Acceptance of risk is another corrective action. Accepting the risk essentially takes no steps to reduce its severity and likelihood (Saglam, Çankaya, and Sezen, 2020). This ‘do nothing’ strategy recognizes that some amount of loss is inevitable – typically the sort of loss that can be easily assimilated inside the company, at least initially. Nevertheless, if risk occurrences happen on a routine basis, business disruption and the expenses associated with managing it would almost certainly increase. It’s critical to weigh risk retention alternatives against other potential mitigation strategies in order to find a long-term solution.

3.3 Record keeping and review frequenciesThe success of managing risk, which prioritizes and recognizes hazards throughout an organization, determines the strength and efficiency of a record-keeping system. The recognition of relevant information is enabled by assigning the recognized risks into an organizational directory or a file plan architecture, which guarantees that the validity and security of electronic documents are managed (Zivania et al., 2014). From a risk aspect, documentation is required to establish that an organization has handled itself appropriately, as risk is related with avoiding or eliminating impediments to success. It is indeed impossible to verify that something occurred if nothing is recorded. Because of its ambiguity, weakness, and folk’s predisposition to recall things that never occurred, depending on human memory is risky (Ngoepe, 2014). This can result in records and information management hazards, which are defined as any risk to the company resulting from poor records management.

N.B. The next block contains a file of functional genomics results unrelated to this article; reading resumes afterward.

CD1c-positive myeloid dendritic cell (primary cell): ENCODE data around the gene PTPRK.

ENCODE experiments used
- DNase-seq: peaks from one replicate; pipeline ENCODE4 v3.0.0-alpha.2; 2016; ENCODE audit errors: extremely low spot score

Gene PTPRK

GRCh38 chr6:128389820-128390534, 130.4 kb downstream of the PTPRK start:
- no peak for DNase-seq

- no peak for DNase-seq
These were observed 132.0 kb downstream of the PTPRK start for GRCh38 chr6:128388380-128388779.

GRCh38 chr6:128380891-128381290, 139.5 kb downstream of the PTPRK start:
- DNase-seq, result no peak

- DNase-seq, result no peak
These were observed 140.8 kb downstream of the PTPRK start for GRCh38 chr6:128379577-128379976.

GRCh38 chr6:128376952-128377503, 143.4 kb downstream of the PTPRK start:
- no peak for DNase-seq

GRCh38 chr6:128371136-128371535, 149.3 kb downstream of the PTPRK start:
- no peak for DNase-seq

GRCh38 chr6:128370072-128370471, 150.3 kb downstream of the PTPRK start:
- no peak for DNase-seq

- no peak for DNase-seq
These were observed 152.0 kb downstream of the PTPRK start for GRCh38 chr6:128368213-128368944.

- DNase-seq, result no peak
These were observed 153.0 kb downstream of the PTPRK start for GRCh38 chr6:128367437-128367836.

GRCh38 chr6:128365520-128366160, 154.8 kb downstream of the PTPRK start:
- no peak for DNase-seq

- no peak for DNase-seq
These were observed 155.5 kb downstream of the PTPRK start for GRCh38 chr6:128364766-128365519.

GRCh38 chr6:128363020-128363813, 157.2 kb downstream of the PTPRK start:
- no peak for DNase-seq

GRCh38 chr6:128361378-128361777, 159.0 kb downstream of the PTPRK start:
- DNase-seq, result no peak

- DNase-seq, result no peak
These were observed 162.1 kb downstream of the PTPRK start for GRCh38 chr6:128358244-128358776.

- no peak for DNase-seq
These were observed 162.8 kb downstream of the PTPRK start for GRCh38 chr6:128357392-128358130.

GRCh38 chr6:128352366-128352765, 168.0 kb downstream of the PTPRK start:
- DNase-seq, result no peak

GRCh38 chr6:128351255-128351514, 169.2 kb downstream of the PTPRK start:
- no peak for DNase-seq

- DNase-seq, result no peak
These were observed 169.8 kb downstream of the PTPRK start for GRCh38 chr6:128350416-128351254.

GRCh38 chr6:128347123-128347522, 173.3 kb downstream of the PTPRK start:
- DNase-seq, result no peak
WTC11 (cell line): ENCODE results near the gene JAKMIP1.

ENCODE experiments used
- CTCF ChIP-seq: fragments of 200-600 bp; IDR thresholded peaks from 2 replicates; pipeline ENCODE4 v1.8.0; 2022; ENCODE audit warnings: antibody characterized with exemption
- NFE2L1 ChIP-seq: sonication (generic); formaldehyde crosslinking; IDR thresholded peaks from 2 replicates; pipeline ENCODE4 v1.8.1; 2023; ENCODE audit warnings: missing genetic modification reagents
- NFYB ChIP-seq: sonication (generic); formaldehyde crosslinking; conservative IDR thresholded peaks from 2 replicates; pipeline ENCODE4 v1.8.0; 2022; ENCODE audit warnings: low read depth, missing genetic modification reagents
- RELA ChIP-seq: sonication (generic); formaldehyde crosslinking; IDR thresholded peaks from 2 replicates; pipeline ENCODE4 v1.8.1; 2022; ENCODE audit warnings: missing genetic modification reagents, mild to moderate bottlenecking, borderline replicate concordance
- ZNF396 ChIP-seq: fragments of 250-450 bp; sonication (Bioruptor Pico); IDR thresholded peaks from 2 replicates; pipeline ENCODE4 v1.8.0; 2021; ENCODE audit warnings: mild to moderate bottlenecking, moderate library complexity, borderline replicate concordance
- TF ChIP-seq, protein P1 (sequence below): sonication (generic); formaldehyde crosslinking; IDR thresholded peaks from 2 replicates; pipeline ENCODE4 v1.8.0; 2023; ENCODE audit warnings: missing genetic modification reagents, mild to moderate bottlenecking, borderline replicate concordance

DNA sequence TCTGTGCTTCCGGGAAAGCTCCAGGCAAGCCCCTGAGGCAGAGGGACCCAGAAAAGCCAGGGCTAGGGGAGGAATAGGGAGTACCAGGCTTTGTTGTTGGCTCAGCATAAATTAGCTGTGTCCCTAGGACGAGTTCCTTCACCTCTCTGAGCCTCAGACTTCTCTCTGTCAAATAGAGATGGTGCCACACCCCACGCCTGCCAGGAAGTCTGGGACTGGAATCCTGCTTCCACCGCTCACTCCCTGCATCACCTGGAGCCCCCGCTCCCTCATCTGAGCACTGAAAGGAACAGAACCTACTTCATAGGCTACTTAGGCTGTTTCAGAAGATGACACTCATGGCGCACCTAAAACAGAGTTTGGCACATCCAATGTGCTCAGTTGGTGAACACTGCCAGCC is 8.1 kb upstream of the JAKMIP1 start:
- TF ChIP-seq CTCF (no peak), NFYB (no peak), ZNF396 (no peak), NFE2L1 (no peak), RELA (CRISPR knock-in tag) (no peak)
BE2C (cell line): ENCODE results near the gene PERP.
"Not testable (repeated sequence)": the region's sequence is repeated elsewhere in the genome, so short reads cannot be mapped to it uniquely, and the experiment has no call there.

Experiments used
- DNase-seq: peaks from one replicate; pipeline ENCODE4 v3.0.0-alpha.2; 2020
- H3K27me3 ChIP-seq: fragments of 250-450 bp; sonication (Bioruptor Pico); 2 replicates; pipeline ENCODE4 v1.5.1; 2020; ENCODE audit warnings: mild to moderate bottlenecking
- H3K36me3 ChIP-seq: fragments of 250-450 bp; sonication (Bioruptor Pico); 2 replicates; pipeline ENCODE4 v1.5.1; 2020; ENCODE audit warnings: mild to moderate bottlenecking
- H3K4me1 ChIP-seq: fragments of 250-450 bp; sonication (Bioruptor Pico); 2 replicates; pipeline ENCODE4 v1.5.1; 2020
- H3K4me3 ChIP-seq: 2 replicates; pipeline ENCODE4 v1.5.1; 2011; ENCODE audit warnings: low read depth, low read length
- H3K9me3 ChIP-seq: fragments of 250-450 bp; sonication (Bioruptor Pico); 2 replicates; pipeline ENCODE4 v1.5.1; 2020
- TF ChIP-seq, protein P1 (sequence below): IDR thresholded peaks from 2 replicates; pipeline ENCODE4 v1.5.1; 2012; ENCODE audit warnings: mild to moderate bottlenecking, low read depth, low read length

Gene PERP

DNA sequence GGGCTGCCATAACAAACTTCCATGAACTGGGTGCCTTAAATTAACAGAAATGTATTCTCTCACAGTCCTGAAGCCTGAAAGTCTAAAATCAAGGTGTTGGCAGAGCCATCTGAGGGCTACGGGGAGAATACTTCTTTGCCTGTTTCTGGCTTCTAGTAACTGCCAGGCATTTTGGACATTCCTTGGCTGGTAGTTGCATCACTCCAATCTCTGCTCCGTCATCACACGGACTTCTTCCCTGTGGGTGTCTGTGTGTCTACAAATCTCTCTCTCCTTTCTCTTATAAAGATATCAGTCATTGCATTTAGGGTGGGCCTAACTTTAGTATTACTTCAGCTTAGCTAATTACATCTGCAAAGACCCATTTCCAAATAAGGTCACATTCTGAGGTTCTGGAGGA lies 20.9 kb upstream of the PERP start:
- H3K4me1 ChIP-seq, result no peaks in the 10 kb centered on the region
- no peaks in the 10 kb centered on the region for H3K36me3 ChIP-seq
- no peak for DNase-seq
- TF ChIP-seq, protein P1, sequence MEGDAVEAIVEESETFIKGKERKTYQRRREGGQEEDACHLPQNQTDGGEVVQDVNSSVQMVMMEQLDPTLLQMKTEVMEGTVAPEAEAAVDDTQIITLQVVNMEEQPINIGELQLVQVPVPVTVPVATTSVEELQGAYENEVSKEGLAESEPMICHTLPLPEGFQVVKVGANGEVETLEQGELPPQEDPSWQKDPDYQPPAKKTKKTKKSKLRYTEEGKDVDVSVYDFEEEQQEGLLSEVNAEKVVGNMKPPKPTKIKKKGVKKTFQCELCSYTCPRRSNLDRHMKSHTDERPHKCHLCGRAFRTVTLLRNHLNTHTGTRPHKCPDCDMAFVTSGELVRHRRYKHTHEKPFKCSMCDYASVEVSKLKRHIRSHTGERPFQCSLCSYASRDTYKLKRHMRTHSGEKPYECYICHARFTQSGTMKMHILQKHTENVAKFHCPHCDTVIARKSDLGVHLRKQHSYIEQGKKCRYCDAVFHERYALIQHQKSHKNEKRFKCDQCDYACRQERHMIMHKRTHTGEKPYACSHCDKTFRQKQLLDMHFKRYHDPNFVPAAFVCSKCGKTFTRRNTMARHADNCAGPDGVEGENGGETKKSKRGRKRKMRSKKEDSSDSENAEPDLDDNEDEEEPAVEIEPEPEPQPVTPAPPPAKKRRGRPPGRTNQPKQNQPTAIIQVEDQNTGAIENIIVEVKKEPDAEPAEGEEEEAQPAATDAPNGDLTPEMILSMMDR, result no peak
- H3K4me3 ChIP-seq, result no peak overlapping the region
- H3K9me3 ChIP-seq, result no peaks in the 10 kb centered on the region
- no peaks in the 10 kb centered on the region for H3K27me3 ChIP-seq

4.0 SummaryHazard risks, compliance risks, control risks, and opportunity risks are the four types of risks discussed in the paper, each of which has a different result. The first category, hazard risks, can only have a harmful consequence if they happen, thus the goal is to prevent or limit these disruptions from occurring. PepsiCo must learn to handle these risks up to a specific extent. The acceptance of shoplifting, as an illustration of varied tolerance levels for hazardous risks, might range between various retail establishments. Control risks are defined as risks with a level of uncertainty in the results. For instance, there is always some element of uncertainty in various types of projects. A good example is the Pepsi Crystal product that failed during the 90s. PepsiCo ought to be careful with future product innovations as they have the potential to completely destroy the reputation of the organization. There must be a clear consistency between the intended outcome and the results achieved in order to manage control risks. There are various strategies that can be adopted to mitigate the risks should they occur. Control measures can be put in place to prevent the risk from happening while corrective measures can be implemented as a means of reducing the extent of the impact should a risk occur.